Friday, April 18, 2014


I quite enjoyed watching this video this morning.

On thing that strikes me about this video from 1993, 21 years ago, is that Bhante thinks about the consequences to others. Pratityasamutpada is the first thought. If someone references a red herring of other's behaviors, then he suggests people focus on themselves. He demonstrates a kind of democracy, in that they voted on whether to add a 11th precept, and it failed. He discussed the differences between the west and India, where drinking is more taboo. He talks about his own example, where he quit drinking all together even though he likes a drop of wine during a meal, because of the impact of others. I really like it that he supports the freedom of others, but shows such a kind example. Another tac he takes is that fine, you look at one example, but what about the majority example, can you see that? Finally he does say that there is to be no drinking in FWBO centers, now renamed TBC.

In all my time with the TBC, they were dry events, except parties. I do remember someone asking if I was fit to drive, after I'd had some beer. At the time I thought that was annoying question, but I think it's a fair question.

I have been reflecting a lot on drinking lately. I have brewed my own beer, and there have been times in my life when drinking did take energy and money from me. I do think I have alcoholic tendencies, and there were a lot of people in my life while I was growing up who you could say drink too much.

I remember in one of Bante's memoirs, he drove across Europe, and was astonished by how much of agriculture was given up to wine, and I think he said he stopped drinking at that point, because while he liked a little, he thought the world had devoted too many resources to drinking and he did not want to participate in that.

He also talks about contributing to the culture of bragging about drinking, and the effect that might have on other people.

One time when I wrote in the reporting journal of men who have asked for ordination, that I got tanked with my preceptor, and someone condemned me from Sri Lanka. I remember being very tired the next day for a retreat inside a prison. But in the end it went well. I think being in jail was very stressful for me, and that may have contributed to the drinking. Also some people bought us a round when we were about to leave, and they wanted to talk about Buddhism.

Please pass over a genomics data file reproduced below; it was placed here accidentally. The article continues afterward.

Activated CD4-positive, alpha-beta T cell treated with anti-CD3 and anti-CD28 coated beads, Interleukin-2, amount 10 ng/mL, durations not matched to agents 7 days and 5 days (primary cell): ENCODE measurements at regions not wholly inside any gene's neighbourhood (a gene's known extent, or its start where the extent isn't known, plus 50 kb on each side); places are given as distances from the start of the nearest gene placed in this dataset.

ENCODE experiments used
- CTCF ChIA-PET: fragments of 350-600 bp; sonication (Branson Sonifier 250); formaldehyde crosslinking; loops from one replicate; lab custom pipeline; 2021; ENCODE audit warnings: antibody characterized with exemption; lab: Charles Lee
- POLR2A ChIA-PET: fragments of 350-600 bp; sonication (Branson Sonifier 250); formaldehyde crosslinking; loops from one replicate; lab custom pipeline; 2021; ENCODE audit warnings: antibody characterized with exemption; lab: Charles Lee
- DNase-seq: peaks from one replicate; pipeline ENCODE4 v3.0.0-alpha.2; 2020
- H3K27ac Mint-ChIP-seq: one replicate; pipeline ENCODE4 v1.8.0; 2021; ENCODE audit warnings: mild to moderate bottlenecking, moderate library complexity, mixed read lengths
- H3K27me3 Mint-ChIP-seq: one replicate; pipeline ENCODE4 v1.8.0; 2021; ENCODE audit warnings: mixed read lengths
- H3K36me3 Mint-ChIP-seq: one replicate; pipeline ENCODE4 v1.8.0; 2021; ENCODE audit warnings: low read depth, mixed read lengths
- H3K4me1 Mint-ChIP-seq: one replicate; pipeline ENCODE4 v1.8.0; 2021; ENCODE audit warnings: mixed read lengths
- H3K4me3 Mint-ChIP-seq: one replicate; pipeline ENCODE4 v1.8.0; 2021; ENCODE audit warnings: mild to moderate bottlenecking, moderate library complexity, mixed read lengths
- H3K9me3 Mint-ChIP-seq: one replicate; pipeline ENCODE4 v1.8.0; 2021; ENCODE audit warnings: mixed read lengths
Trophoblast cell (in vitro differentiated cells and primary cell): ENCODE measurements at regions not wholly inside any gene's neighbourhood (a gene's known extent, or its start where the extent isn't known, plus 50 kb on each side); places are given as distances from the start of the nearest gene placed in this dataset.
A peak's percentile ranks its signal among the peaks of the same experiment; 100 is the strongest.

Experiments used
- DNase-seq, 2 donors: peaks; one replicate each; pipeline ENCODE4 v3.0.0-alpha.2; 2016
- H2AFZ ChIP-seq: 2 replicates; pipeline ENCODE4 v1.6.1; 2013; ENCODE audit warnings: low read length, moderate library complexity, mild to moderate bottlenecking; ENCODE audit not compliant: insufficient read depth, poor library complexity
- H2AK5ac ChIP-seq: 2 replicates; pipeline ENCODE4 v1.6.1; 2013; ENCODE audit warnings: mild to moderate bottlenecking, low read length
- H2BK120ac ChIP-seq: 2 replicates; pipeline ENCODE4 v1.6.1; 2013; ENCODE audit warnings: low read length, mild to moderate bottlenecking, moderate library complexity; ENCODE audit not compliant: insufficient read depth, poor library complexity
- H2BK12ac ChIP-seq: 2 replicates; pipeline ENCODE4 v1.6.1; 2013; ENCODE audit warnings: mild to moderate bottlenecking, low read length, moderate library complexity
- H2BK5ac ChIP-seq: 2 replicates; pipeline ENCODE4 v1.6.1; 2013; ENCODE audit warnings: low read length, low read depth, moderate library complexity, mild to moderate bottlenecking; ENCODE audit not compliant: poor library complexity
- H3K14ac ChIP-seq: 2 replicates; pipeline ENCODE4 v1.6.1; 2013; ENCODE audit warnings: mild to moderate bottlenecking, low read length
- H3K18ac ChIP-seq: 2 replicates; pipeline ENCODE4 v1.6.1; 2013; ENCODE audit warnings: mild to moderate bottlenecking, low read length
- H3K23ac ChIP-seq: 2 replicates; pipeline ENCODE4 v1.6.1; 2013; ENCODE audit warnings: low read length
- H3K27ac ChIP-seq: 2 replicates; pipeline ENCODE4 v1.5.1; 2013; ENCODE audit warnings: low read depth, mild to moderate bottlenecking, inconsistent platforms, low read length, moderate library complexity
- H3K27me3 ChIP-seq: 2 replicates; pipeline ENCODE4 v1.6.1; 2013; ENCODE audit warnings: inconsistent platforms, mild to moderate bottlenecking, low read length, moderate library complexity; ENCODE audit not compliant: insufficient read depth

I guess I remember some bit in Milarepa where he drinks and thinks he gets enlightened. But if you look at that story, that is the only instance of drinking, and he's laid of lot of ground to get to the point, and maybe the drinking released some inhibitions. They talk about Ananda not being enlightened and wanting to join a counsel of remembered speech from the Buddha, but you had to be enlightened. This made his efforts more tense, but just before he fell asleep, he relaxed and achieved enlightenment.

What I think is interesting in all this is that it's a case by case example, and that you must consult with your spiritual friends. Friendship is the emphasis. They don't want to judge others. I really find the desire not to judge others as really important.

Bhante also uses the phrase "pseudo-spiritual book keeping" to refer to someone who says, "well, I don't drink so I can be a little lax with the speech precepts." Bhante says you must apply yourself to all the precepts and not look for excuses not to.

My son wants to use the computer to play Minecraft, so I'll edit this later.

Tuesday, April 08, 2014

Savage Pilgrims

Reading Savage Pilgrims: On the Road to Santa Fe, Shukman quotes D.H. Lawrence, "...Which I am I..."

This could be interpreted 2 ways. Is he talking about the multiplicities within oneself, or is he talking about interconnectedness? Either way it's cool. I wonder if that's what the Buddha was thinking about when he talked about rebirth. How we all have a John Malkovich inside of us.

A surly troubled youth asked me the other day, "why do you care?" He was referring to the negative choices he was making. I think now my answer is interconnectedness. I think that's what the Bible is getting at when Christ says what you do to the least of me, you do to me. I feel like that my conservative friends have lost that insight.

Lawrence goes on to talk about a prayer to Saint Catherine. Again, it's ambiguous because there are lots of Saint Catherines. The most famous one is a virgin who every time she converted someone to Christianity, they were murdered.

It's hard for me to imagine Christian persecution in Christian America. It's the Christians who are doing the persecution here. It's not hard to see when people feel like they are closer to the truth, they can, out of insecurity, turn it into intolerance.

But a Bluesman (or woman) doesn't turn suffering into revenge.

What I like about Savage Pilgrims is that Shukman takes his own spiritual journey, and he's trying to shuck off his conditioning, and get closer to the bone, and embrace his freedom. I've only read 67 pages, but it's a beautiful travel memoir so far.

the path

I haven't meditated in yonks. I asked myself why I haven't been. My answer was that I had lost the habit. How would I refind the habit? A commitment. How does one go about following through with a commitment? Thinking about it is my first thought. Why do I want to meditate? I hope to be more aware for the sake of others.